Officials asking people to stop arguing over COVID-19 measures and save energy for what's ahead
Southwestern Public Health issued an open letter to the community on Monday
Health officials overseeing Elgin and Oxford counties are pleading with people to stop arguing with each other over COVID-19 public health guidelines.
In an open letter to the community, Southwestern Public Health said the region needs to "conserve our energy for the long months ahead, rather than spend it in disagreement."
Several towns in the region, such as Aylmer, have been gathering centres for "freedom rallies" with people protesting COVID-19 public health measures such as mandatory face masks and physical distancing, calling them an infringement on their rights.
The second rally in Aylmer even prompted the mayor to declare a state of emergency as up to 2,000 people swarmed the small town just southeast of London.
While the letter did not mention any specific towns, the rallies or the repercussion of them, including multiple charges to organizers, it did say that the division seen in the community over the best way to respond to the ongoing pandemic "is not surprising."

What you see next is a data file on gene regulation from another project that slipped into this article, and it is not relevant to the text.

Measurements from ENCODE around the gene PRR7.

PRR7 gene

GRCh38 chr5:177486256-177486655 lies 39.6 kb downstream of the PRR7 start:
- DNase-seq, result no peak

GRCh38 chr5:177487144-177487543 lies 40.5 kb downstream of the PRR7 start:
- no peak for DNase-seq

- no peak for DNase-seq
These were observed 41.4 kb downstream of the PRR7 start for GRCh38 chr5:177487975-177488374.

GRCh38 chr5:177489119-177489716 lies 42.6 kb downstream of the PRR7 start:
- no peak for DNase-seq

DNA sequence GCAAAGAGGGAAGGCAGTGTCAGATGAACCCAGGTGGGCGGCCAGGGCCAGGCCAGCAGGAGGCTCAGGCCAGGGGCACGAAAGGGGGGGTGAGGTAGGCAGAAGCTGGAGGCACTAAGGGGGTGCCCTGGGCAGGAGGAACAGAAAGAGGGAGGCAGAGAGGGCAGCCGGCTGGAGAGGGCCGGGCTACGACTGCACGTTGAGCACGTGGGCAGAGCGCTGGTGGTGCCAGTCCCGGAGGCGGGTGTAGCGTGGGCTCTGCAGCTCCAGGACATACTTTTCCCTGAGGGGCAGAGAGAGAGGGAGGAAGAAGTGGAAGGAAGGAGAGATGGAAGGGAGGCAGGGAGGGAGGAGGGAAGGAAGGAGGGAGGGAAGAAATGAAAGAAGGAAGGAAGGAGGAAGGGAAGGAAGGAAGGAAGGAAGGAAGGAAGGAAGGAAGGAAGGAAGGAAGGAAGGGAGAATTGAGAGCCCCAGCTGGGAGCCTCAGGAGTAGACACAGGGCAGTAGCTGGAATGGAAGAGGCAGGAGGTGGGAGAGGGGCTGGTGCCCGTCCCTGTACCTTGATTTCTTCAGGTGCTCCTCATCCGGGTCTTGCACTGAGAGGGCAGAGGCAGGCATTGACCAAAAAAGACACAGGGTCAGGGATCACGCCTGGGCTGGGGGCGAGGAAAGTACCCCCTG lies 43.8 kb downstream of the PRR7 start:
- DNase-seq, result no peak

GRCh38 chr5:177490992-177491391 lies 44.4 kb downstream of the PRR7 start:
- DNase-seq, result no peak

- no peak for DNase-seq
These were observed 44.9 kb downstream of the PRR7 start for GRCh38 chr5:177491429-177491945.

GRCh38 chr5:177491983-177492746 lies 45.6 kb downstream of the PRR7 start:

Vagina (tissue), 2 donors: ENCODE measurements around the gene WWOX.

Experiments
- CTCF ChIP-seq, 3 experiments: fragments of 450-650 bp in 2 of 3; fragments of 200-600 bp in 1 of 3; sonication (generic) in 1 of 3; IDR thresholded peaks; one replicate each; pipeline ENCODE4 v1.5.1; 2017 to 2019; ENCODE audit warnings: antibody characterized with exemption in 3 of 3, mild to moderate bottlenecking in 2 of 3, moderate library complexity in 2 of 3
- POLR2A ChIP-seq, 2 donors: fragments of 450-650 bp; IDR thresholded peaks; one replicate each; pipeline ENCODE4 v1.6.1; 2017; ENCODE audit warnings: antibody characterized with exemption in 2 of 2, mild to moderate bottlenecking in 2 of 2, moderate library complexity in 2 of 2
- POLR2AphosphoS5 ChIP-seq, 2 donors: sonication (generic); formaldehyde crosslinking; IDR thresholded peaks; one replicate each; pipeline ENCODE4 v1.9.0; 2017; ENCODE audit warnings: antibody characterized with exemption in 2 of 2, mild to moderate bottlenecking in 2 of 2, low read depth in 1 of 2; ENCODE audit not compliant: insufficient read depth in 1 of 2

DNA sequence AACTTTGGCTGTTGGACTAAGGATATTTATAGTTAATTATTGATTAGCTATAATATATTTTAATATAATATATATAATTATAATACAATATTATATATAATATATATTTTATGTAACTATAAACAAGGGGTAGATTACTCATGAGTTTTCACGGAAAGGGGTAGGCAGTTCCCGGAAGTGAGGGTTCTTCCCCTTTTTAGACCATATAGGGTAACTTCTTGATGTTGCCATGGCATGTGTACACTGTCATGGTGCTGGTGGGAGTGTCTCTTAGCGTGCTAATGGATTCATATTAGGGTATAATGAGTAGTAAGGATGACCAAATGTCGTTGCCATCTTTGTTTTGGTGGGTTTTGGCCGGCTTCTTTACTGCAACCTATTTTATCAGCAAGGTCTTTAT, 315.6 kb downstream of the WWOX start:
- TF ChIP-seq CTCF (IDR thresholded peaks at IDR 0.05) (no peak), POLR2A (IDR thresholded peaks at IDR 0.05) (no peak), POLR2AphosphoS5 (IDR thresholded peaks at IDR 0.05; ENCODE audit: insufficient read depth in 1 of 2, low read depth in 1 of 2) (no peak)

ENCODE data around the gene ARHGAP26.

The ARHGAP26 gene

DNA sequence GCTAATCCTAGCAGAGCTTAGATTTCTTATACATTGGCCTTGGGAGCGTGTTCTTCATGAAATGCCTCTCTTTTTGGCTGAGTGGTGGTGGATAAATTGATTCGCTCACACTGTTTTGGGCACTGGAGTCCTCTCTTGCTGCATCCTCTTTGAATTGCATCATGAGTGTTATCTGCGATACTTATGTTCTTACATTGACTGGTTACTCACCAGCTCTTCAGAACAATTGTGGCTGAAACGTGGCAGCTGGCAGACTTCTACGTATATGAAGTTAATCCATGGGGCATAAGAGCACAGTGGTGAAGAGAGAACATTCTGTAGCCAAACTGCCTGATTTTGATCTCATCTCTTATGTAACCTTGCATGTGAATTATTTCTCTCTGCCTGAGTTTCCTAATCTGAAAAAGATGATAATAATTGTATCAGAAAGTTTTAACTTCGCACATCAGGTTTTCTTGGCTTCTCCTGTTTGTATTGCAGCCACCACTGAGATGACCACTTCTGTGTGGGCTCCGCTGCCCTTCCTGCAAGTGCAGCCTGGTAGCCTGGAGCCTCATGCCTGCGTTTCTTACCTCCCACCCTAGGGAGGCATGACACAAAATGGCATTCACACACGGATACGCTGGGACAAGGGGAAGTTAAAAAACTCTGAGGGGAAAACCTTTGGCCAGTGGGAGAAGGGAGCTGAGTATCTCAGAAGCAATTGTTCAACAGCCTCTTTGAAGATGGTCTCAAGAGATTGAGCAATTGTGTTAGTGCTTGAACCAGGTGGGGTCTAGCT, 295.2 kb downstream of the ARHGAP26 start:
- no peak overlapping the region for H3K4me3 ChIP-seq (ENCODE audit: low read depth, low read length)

"We each approach challenges from different educational, religious, political, and familial perspectives. Our ways of seeing the world are held deeply within us, and in times of stress, we hold on tighter to what we believe to be true."
In the letter, the health unit said as a community and as individuals, people have choices to make:
"We can choose to meet our neighbours with patience and understanding. We can choose compassion for those who are struggling during this difficult time; we can choose self-compassion if we find ourselves in difficulty."
Officials said it's time to focus on the things people can agree on, including the desire to protect the community and the most vulnerable, adding that "we each have actions we can personally take that will reduce the spread of this virus in our communities."
"At the end of this pandemic – and there will be an end – we will again gather in comfort and in ease, at hockey arenas, and school barbecues, at worship, and at weddings, knowing we did our best to protect and care for the communities that we love," officials concluded in the letter.
As of Monday, the region had logged a total of 640 cases over the course of the pandemic. Currently, there are 102 active cases, mostly concentrated in Woodstock, St. Thomas and Aylmer.